It seems that every week we’re hearing more and more about electric cars. Improved technology and electric car production means that many people are choosing to switch to electric cars, forgoing their petrol and diesel counterparts.

But will we ever reach a time when there are more electric cars on the road than petrol? At the moment, this may seem unlikely. However, the number of electric charging points is always increasing to make the electric car a much more practical and economical choice for more drivers. So, we’ve answered the question of whether the electric car will take over the fuel-run car and why this has the potential to happen.

Will electric cars become more popular?

In some research produced by Baringer in 2018, they found that around 30 per cent of Brits would consider buying an electric car. This is compared to the previous year’s figure of 25 per cent. This five per cent increase could be due to the improved choice of electric models available, the awareness of the current environmental situation or something else entirely. Regardless, the desire for 100 per cent electric cars has increased. Furthermore, 40 per cent of Brits claimed that electric cars will be more popular than diesel or petrol engines by 2034.

The UK government recently announced that fossil-fuel producing engines will be banned by 2030 as part of the new green industrial revolution, so it is likely that we’ll be seeing many more electric cars on the roads in the coming years.

Although the transition from petrol or diesel engines to electric ones will be quite slow, it is thought that electric will become the preference for many people. As technology improves, battery life is getting better and charging times are reducing significantly. However, what may be putting people off is the price of electric car batteries. They can cost around £1,000, however we’re hoping that, with future technology developments, this figure will improve too.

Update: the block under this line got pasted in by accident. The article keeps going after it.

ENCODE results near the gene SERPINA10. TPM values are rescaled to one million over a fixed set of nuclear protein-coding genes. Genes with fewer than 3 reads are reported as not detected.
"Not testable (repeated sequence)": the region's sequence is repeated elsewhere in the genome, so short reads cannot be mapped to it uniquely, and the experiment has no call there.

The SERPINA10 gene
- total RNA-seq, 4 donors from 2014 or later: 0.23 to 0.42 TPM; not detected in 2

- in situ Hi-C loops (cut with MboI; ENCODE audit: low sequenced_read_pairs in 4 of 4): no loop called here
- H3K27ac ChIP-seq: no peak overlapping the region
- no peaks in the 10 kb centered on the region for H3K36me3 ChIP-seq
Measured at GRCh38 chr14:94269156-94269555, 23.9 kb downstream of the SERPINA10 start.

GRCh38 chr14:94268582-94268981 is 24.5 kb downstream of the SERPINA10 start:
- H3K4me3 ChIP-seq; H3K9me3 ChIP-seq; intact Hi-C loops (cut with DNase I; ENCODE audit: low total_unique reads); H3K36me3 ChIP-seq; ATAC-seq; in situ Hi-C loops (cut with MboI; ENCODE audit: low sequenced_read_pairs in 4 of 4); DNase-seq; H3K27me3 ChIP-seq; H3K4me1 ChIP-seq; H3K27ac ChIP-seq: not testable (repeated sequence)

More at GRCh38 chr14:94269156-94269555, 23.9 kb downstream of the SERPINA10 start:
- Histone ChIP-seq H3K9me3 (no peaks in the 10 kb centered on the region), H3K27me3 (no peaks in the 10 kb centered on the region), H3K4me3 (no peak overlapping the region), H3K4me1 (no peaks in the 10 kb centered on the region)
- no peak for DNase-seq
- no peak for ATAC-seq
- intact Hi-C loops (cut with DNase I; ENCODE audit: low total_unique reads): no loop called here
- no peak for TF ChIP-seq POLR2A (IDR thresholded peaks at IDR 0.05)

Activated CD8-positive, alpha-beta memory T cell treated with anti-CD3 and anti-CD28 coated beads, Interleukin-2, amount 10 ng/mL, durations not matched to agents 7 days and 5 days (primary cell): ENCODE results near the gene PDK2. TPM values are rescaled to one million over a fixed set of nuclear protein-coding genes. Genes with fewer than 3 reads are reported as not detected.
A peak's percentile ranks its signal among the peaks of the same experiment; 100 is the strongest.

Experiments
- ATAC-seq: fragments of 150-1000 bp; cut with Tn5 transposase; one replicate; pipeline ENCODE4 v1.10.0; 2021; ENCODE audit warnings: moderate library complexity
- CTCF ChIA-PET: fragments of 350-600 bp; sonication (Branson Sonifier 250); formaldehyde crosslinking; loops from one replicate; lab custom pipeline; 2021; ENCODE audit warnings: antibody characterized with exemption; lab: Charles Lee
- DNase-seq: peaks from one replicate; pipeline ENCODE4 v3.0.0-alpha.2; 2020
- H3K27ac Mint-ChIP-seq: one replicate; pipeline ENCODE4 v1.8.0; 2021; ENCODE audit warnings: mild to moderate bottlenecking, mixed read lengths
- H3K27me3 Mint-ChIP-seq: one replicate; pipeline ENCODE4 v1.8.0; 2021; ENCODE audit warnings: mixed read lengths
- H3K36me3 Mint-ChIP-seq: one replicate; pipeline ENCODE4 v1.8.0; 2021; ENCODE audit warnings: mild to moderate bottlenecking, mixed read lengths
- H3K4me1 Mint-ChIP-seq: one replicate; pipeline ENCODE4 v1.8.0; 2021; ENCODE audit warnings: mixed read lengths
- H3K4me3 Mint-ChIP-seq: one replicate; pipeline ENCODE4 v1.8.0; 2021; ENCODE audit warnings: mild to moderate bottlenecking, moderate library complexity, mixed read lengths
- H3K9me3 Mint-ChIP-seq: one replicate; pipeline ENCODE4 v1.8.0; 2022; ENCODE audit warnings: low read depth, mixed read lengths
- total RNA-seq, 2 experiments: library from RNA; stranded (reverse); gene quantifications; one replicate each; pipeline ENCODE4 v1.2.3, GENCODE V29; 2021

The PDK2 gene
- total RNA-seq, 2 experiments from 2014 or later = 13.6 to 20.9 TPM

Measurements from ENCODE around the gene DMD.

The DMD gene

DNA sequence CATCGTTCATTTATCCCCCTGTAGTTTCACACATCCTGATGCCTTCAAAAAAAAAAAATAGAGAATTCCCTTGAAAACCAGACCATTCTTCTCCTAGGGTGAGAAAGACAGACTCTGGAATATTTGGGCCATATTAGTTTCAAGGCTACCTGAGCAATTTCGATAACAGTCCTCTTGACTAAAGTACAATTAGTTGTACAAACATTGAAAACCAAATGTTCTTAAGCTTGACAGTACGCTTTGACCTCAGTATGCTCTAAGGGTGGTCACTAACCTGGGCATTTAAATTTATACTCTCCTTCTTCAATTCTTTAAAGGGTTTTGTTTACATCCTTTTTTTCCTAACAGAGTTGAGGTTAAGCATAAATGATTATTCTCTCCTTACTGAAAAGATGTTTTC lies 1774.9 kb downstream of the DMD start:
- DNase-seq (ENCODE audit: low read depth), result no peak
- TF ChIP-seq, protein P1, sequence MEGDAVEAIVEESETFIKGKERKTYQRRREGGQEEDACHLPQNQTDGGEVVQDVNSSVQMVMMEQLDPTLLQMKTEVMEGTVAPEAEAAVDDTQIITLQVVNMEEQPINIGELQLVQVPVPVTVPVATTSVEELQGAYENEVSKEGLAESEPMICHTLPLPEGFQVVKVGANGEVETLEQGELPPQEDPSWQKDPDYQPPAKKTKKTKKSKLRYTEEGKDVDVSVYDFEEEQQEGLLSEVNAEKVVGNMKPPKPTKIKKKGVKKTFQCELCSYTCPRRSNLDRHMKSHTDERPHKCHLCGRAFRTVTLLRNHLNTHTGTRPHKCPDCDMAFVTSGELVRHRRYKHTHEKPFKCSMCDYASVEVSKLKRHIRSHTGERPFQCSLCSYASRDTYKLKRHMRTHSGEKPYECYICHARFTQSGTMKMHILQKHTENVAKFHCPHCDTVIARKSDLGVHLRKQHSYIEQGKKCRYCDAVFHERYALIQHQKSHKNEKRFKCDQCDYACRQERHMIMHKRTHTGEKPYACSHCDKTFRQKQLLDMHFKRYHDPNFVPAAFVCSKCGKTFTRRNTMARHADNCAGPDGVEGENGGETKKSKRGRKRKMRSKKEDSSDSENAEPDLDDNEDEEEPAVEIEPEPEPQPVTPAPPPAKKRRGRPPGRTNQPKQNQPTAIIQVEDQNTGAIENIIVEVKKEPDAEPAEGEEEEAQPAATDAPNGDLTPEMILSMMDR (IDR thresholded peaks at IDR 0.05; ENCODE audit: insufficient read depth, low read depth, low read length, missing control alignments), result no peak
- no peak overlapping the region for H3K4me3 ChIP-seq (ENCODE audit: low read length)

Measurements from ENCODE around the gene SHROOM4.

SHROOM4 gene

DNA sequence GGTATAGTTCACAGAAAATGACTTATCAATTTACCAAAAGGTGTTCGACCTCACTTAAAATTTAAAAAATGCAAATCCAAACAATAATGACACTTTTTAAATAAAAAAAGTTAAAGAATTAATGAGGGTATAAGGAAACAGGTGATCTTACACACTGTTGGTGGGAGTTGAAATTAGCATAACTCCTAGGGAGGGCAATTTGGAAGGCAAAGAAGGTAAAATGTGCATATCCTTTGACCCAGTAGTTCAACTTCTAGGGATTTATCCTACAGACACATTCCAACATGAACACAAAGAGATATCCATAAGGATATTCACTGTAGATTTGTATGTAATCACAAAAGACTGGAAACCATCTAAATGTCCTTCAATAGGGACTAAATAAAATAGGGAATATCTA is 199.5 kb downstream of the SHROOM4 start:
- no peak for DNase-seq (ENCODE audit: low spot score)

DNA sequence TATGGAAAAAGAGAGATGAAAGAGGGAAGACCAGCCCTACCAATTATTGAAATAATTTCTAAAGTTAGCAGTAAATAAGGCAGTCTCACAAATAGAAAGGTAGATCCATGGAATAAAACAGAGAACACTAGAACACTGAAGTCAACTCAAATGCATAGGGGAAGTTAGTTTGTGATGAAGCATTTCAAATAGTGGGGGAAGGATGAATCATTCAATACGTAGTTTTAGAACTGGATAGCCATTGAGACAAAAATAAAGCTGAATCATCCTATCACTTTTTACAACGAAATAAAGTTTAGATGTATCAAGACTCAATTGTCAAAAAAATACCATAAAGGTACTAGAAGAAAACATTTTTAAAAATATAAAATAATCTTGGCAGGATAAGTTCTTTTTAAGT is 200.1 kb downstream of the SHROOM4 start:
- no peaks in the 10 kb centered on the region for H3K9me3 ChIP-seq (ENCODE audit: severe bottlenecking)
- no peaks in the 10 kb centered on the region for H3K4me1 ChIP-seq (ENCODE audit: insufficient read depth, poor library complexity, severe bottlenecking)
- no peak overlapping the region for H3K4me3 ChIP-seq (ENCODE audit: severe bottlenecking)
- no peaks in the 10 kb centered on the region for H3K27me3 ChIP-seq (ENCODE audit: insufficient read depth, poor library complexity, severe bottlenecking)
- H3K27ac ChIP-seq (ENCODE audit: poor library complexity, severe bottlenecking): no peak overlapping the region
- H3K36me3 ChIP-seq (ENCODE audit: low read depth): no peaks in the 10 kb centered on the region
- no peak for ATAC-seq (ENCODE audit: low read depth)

small city car being charged at an electric charging point

Why do we need electric cars?

Most of us are aware of our planet’s pollution problems, and electric cars could help to reduce the amount of carbon dioxide that we produce, as well as the use of irreplaceable fossil fuels.

Although an electric car creates some emissions through the electricity it uses to charge, it doesn’t release any exhaust emissions. If you wanted to create even fewer emissions from your electric vehicle, you could use solar power to charge the vehicle, which is a form of renewable energy.

Reduced exhaust emissions could have an impact on our health, too. The gases that are produced when the fuel burns in the engine can cause health issues like asthma and bronchitis. In some cases, the chemicals have been linked to cancer. Therefore, not only are we improving the health of the planet, but also our own health.

Are hybrid or electric cars better for the environment?

This isn’t necessarily an easy question to answer, as it depends on where the electricity comes from (and, most importantly, how it’s created). In some cases, electricity is created using coal and natural gas. However, according to research by BloombergNEF, carbon dioxide emissions produced by electric vehicles that are charged with electricity are still 40 per cent lower than vehicles that are either partly or fully powered by fuel.

This could change in the future as we move away from using fuel and gas and we create more energy from wind and solar farms.

Are electric cars cheaper to own?

An electric car may be more expensive to buy. However, it’s thought that the running costs might be significantly lower than the running costs of a petrol or diesel engine.

An electric vehicle’s engine is less complicated than an internal combustion engine, which means that there are fewer things that could potentially go wrong. This could mean fewer trips to the garage with an electric car.

Then there’s the cost of fuel. Charging an electric engine may be cheaper than filling up a combustion engine with fuel. In fact, according to the Telegraph, driving for one mile in an electric car could be three to four times cheaper than a mile in an efficient diesel car. Arguably, this cost could be cancelled out by the expense of having an electric charging point installed in your home. However, the government will pay up to 75 per cent of the cost in order to encourage more people to go electric.

Finally, with an electric vehicle, you could actually make money from the electricity that you’re producing. Any electricity that isn’t used to charge your vehicle can be ‘sold’ back to the National Grid so you could make a small fee back.

*This post has been written using the information found in Baringa’s report ‘Is the UK ready for electric cars?’.